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"Hurricane Irma could be a Category 6 by the time it hits East Coast."

Bloggers on Wednesday, September 6th, 2017 in a web post

Hurricane Irma can't be a Category 6 storm

Hurricane Irma has reached Category 5 status. Is Category 6 next? We took a closer look.
Hurricane Irma and its tight eye steams through the Atlantic Ocean. (Screengrab from NOAA)
Ali Alchikh and his wife, Najoua Laroui, replenished supplies of bottled water at Costco as Hurricane Irma approached. (Jonathan Capriel/Tampa Bay Times)

A hurricane with winds in excess of 180 miles per hour is scary enough. But some corners of the Internet are stirring additional panic -- and attracting additional clicks -- by referring to an extreme hurricane category that doesn’t even exist.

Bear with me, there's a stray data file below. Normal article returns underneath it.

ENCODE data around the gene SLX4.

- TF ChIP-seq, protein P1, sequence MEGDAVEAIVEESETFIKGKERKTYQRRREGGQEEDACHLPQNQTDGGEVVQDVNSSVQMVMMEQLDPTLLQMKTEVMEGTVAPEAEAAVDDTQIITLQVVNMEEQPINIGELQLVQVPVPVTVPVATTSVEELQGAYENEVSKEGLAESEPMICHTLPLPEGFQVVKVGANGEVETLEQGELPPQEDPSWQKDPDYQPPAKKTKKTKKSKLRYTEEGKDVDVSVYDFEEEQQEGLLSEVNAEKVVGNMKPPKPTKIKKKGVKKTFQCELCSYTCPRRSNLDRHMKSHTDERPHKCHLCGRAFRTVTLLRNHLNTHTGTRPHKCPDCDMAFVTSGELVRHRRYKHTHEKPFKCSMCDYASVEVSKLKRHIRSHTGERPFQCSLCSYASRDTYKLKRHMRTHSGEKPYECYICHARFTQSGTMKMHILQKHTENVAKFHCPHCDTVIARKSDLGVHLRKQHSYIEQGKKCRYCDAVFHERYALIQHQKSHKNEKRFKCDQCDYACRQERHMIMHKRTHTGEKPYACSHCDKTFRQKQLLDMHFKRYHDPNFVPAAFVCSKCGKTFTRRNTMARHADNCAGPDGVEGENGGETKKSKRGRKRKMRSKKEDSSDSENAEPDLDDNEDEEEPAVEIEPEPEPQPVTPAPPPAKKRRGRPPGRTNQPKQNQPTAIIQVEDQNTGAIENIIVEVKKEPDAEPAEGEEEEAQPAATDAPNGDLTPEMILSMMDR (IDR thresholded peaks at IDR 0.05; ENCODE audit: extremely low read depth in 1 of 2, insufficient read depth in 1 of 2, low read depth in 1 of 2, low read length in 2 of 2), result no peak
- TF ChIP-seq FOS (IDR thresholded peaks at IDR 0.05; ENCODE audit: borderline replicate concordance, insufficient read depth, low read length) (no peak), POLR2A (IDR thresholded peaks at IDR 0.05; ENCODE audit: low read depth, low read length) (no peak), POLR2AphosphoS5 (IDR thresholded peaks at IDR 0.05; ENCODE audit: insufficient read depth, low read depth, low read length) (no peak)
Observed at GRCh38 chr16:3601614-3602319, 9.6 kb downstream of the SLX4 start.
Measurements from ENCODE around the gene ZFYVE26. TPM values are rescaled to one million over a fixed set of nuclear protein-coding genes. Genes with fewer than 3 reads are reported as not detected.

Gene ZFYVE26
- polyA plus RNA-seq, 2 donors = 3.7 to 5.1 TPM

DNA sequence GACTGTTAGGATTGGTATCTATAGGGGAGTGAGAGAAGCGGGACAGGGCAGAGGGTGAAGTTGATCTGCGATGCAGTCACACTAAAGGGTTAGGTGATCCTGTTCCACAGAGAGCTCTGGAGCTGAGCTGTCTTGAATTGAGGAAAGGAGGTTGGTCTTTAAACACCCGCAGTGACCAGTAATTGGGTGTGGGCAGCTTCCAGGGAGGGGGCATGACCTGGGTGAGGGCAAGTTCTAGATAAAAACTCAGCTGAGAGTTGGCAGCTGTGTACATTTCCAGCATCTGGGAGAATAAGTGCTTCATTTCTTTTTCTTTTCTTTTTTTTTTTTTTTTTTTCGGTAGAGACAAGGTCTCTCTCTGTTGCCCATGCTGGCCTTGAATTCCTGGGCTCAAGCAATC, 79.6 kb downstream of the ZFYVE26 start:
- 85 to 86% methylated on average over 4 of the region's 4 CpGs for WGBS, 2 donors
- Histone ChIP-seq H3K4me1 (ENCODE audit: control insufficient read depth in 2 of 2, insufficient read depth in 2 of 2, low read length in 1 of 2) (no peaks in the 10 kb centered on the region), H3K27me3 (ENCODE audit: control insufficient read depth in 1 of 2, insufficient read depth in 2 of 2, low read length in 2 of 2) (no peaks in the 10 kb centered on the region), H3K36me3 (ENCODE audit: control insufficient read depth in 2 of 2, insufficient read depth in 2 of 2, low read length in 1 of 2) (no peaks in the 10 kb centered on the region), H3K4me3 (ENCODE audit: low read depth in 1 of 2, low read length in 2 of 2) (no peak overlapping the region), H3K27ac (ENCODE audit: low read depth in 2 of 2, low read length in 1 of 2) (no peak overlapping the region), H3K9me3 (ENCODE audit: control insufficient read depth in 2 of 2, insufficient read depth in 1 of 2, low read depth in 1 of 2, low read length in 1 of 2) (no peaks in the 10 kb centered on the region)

The web post appeared as Hurricane Irma was powering through the Caribbean, days ahead of an expected landfall somewhere in Florida. The storm was one of the most powerful to form in the Atlantic Ocean in decades, with sustained winds as high as 185 miles per hour.

Into this maelstrom came a website posing as an arm of CNN (spoiler, it’s not) posting a page headlined, "HURRICANE IRMA could be a Category 6 by the time it hits East Coast."

The advertising-filled page has almost no content of its own -- just an audio recording of a folksy, older-sounding woman rambling, stream-of-consciousness style, about the approach of Irma. At one point, she says, "The wind speeds are way up there into the category 6 territory."

A flurry of other questionable websites also played with the idea of Irma becoming a Category 6 storm.